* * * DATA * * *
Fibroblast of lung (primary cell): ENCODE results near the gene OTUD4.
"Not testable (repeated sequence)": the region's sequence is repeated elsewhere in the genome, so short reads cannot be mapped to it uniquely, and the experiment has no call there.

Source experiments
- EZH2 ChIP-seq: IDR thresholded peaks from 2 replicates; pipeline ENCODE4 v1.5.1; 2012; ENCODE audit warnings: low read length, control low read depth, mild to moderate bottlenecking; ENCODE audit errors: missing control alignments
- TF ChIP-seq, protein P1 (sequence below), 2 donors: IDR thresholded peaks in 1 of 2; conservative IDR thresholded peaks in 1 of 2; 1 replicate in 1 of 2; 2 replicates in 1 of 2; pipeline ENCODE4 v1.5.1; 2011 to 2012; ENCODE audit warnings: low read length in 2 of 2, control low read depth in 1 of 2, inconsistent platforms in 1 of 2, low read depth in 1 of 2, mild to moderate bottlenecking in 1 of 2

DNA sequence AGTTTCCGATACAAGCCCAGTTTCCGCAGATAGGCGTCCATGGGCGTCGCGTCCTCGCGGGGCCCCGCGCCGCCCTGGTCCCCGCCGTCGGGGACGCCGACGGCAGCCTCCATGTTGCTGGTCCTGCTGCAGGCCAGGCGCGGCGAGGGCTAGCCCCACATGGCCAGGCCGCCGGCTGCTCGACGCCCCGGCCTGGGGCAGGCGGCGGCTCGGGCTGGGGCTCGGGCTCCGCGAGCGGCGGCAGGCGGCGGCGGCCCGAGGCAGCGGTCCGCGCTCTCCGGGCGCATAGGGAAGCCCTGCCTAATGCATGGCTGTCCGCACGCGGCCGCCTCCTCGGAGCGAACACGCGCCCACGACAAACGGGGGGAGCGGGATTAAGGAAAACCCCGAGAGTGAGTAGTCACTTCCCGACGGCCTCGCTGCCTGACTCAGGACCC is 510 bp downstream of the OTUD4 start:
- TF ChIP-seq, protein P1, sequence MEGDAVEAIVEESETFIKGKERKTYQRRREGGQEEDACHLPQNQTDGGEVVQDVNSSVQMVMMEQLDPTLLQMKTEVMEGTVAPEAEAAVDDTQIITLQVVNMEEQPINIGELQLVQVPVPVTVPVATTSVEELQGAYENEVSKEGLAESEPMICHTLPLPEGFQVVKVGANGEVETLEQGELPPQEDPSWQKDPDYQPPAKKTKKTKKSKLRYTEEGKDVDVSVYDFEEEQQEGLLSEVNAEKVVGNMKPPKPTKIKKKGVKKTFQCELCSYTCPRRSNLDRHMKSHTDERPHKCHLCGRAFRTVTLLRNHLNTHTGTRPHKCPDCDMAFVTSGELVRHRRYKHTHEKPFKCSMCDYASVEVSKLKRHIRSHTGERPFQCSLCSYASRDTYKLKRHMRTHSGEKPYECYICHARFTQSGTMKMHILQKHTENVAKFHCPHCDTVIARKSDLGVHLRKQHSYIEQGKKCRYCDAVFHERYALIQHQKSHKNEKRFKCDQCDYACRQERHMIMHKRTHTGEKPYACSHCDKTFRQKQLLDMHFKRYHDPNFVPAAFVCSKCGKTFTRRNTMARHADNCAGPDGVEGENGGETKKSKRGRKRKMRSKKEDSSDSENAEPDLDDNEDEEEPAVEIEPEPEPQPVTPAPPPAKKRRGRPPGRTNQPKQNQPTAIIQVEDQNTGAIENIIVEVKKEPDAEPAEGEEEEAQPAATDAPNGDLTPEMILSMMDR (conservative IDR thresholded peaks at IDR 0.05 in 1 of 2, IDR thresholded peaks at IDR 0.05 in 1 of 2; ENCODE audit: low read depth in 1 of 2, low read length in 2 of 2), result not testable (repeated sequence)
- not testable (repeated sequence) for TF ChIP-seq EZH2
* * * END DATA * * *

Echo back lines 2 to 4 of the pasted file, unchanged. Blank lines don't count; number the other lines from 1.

"Not testable (repeated sequence)": the region's sequence is repeated elsewhere in the genome, so short reads cannot be mapped to it uniquely, and the experiment has no call there.

Source experiments
- EZH2 ChIP-seq: IDR thresholded peaks from 2 replicates; pipeline ENCODE4 v1.5.1; 2012; ENCODE audit warnings: low read length, control low read depth, mild to moderate bottlenecking; ENCODE audit errors: missing control alignments